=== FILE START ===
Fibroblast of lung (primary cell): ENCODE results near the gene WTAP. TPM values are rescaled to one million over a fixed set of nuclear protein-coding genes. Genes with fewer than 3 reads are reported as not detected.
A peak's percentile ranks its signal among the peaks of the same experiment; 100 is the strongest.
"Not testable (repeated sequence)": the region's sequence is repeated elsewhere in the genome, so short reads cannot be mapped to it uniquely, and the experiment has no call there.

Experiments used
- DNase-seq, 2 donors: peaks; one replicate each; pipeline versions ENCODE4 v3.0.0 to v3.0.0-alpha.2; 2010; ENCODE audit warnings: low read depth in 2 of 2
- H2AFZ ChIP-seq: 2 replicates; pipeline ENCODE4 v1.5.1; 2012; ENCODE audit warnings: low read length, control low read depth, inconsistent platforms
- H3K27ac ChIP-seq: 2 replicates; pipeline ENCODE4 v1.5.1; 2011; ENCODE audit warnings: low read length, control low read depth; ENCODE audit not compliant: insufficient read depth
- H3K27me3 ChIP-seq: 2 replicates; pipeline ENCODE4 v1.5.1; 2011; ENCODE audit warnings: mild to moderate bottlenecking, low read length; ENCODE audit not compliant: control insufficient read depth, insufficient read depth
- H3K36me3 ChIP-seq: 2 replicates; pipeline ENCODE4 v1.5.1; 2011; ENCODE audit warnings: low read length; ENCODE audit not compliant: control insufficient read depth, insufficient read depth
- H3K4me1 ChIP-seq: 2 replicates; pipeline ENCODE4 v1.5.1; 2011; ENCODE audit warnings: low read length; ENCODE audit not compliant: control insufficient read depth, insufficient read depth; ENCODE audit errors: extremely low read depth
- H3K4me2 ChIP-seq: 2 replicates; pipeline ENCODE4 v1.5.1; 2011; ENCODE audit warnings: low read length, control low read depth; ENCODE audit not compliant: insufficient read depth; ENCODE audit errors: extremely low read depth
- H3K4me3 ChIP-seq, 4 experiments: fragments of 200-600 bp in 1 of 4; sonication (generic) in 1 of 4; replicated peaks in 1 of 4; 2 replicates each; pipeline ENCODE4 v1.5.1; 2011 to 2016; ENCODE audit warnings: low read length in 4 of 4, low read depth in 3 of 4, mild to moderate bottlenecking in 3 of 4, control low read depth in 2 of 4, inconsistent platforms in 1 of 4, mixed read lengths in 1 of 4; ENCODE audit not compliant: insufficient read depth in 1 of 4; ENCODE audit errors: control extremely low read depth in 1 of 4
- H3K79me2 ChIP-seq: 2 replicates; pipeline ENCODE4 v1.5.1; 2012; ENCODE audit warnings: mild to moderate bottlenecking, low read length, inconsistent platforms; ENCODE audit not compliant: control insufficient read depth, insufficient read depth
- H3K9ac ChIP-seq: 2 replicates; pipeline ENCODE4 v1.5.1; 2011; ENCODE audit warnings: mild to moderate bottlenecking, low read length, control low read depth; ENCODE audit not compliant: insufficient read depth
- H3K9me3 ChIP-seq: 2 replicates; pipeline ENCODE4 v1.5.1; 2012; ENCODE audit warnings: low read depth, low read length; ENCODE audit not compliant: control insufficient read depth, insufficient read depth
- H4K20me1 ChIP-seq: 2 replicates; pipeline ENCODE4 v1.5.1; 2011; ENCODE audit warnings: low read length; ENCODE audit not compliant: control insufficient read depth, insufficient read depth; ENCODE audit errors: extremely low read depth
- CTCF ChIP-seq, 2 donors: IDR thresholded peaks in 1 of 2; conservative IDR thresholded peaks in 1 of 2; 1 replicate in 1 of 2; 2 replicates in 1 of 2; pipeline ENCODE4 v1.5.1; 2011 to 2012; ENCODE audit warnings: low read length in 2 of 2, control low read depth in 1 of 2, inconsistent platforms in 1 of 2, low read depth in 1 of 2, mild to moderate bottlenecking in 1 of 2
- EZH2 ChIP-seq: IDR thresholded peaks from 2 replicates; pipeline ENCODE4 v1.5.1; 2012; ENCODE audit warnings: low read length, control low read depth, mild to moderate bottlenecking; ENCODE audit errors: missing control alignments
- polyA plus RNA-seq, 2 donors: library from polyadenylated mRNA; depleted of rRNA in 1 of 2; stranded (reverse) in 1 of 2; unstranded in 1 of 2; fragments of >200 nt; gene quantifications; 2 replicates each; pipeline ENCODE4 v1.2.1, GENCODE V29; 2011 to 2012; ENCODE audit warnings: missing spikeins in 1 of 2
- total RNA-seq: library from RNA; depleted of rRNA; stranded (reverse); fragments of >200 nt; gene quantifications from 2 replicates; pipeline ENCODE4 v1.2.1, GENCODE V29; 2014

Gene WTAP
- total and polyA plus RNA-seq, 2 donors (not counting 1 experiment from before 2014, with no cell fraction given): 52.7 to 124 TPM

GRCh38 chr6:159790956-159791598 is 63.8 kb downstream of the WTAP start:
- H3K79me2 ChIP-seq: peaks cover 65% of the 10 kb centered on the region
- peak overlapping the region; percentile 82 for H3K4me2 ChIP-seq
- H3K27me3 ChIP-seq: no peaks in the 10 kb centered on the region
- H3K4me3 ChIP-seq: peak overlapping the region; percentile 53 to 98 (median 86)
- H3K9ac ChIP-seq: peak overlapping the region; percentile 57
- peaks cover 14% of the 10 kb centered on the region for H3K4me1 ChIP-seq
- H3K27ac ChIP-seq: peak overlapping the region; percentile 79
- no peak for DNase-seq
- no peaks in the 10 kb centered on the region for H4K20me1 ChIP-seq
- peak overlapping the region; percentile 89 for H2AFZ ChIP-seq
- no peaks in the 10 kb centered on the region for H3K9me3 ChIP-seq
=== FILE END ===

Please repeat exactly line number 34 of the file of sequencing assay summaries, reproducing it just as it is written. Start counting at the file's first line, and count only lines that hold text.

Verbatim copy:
- no peaks in the 10 kb centered on the region for H3K9me3 ChIP-seq